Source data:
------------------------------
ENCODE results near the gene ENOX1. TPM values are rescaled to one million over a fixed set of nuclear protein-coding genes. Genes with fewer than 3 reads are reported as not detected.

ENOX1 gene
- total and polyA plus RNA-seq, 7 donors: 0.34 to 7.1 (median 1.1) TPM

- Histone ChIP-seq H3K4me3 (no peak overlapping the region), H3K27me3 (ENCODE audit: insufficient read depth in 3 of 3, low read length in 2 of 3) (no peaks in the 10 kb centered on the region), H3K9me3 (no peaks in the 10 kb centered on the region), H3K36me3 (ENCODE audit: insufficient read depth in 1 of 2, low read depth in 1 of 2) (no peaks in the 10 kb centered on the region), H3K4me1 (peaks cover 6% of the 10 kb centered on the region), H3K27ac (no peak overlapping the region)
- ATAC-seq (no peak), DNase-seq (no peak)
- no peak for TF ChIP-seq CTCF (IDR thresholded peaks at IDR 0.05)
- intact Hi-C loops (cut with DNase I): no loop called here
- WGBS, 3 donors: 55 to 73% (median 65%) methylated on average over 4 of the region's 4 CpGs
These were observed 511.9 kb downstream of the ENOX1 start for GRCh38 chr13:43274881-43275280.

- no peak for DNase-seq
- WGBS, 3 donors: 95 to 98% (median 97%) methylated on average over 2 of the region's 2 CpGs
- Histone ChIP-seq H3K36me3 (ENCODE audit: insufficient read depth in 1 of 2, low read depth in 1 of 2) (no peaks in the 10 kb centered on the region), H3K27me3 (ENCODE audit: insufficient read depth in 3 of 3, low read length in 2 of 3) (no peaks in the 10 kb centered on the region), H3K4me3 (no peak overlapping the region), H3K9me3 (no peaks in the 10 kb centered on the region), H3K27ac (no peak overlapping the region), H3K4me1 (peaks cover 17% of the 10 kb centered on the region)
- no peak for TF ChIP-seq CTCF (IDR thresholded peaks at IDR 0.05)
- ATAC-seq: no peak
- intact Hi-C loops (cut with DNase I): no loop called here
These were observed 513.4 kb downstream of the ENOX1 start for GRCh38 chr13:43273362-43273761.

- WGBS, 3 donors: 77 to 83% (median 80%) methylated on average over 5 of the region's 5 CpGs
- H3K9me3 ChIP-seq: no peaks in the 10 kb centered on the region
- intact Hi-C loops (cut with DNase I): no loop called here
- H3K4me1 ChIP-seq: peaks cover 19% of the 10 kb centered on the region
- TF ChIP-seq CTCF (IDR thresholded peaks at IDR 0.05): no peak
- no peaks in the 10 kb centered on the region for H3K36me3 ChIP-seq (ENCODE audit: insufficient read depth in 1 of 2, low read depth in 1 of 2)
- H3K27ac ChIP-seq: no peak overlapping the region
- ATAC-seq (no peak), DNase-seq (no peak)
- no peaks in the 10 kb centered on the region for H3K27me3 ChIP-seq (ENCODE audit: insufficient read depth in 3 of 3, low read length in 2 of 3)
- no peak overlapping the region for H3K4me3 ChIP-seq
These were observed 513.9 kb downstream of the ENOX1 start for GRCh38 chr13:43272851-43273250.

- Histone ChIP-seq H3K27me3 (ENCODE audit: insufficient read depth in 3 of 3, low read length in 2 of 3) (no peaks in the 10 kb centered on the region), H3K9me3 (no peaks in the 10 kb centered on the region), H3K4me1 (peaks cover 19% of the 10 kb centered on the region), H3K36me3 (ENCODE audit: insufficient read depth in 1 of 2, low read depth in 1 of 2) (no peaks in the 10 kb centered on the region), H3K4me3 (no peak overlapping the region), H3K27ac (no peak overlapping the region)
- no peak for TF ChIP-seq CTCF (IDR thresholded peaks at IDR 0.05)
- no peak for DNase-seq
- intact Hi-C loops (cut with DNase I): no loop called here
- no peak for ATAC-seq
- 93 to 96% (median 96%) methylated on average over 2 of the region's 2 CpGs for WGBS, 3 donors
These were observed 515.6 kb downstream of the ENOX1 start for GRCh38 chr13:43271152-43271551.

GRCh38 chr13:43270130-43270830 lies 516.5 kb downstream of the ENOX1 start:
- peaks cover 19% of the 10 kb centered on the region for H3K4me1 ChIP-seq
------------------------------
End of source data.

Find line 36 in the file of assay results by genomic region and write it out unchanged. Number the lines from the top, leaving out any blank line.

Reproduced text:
- peaks cover 19% of the 10 kb centered on the region for H3K4me1 ChIP-seq